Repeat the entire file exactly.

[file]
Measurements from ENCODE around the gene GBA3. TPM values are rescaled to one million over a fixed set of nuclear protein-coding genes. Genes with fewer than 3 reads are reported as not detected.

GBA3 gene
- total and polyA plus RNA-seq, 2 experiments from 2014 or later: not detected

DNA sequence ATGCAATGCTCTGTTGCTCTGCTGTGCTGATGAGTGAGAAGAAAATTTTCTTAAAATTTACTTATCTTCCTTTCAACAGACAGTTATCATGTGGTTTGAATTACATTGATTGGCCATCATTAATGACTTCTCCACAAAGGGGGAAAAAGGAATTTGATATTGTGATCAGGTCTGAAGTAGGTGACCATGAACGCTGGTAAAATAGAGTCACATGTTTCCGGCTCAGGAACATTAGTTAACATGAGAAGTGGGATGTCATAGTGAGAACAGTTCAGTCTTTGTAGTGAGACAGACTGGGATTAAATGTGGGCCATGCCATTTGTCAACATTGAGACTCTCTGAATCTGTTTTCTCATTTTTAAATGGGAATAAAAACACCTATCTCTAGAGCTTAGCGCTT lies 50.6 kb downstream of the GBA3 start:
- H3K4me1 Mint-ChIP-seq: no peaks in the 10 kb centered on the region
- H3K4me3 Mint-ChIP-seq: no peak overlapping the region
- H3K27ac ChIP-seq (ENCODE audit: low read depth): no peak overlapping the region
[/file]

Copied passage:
Measurements from ENCODE around the gene GBA3. TPM values are rescaled to one million over a fixed set of nuclear protein-coding genes. Genes with fewer than 3 reads are reported as not detected.

GBA3 gene
- total and polyA plus RNA-seq, 2 experiments from 2014 or later: not detected

DNA sequence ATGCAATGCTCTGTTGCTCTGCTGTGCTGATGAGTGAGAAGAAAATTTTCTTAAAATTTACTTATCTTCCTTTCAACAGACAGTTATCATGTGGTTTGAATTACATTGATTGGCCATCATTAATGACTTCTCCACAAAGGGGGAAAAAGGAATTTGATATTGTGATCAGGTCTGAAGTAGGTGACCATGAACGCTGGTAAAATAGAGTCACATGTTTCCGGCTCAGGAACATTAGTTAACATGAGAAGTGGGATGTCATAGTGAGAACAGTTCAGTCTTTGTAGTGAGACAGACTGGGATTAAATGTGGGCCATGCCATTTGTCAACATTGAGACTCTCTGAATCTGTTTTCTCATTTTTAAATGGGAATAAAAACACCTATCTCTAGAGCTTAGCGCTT lies 50.6 kb downstream of the GBA3 start:
- H3K4me1 Mint-ChIP-seq: no peaks in the 10 kb centered on the region
- H3K4me3 Mint-ChIP-seq: no peak overlapping the region
- H3K27ac ChIP-seq (ENCODE audit: low read depth): no peak overlapping the region